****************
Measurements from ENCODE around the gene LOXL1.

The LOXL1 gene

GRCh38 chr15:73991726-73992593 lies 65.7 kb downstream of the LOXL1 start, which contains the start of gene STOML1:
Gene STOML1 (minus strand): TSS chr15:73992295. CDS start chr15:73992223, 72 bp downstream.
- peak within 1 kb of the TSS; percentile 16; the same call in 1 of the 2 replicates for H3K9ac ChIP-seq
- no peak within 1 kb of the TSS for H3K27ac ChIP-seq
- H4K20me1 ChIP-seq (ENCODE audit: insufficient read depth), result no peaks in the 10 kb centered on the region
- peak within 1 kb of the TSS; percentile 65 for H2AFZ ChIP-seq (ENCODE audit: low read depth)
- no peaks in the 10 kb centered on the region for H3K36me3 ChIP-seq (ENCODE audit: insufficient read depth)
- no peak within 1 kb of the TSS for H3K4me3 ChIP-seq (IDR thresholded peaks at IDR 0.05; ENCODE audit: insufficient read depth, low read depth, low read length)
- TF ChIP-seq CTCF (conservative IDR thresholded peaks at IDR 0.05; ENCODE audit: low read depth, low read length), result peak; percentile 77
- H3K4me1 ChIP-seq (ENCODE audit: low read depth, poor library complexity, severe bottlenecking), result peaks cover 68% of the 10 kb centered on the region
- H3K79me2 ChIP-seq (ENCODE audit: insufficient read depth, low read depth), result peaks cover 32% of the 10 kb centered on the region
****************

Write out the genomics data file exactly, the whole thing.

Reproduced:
Measurements from ENCODE around the gene LOXL1.

The LOXL1 gene

GRCh38 chr15:73991726-73992593 lies 65.7 kb downstream of the LOXL1 start, which contains the start of gene STOML1:
Gene STOML1 (minus strand): TSS chr15:73992295. CDS start chr15:73992223, 72 bp downstream.
- peak within 1 kb of the TSS; percentile 16; the same call in 1 of the 2 replicates for H3K9ac ChIP-seq
- no peak within 1 kb of the TSS for H3K27ac ChIP-seq
- H4K20me1 ChIP-seq (ENCODE audit: insufficient read depth), result no peaks in the 10 kb centered on the region
- peak within 1 kb of the TSS; percentile 65 for H2AFZ ChIP-seq (ENCODE audit: low read depth)
- no peaks in the 10 kb centered on the region for H3K36me3 ChIP-seq (ENCODE audit: insufficient read depth)
- no peak within 1 kb of the TSS for H3K4me3 ChIP-seq (IDR thresholded peaks at IDR 0.05; ENCODE audit: insufficient read depth, low read depth, low read length)
- TF ChIP-seq CTCF (conservative IDR thresholded peaks at IDR 0.05; ENCODE audit: low read depth, low read length), result peak; percentile 77
- H3K4me1 ChIP-seq (ENCODE audit: low read depth, poor library complexity, severe bottlenecking), result peaks cover 68% of the 10 kb centered on the region
- H3K79me2 ChIP-seq (ENCODE audit: insufficient read depth, low read depth), result peaks cover 32% of the 10 kb centered on the region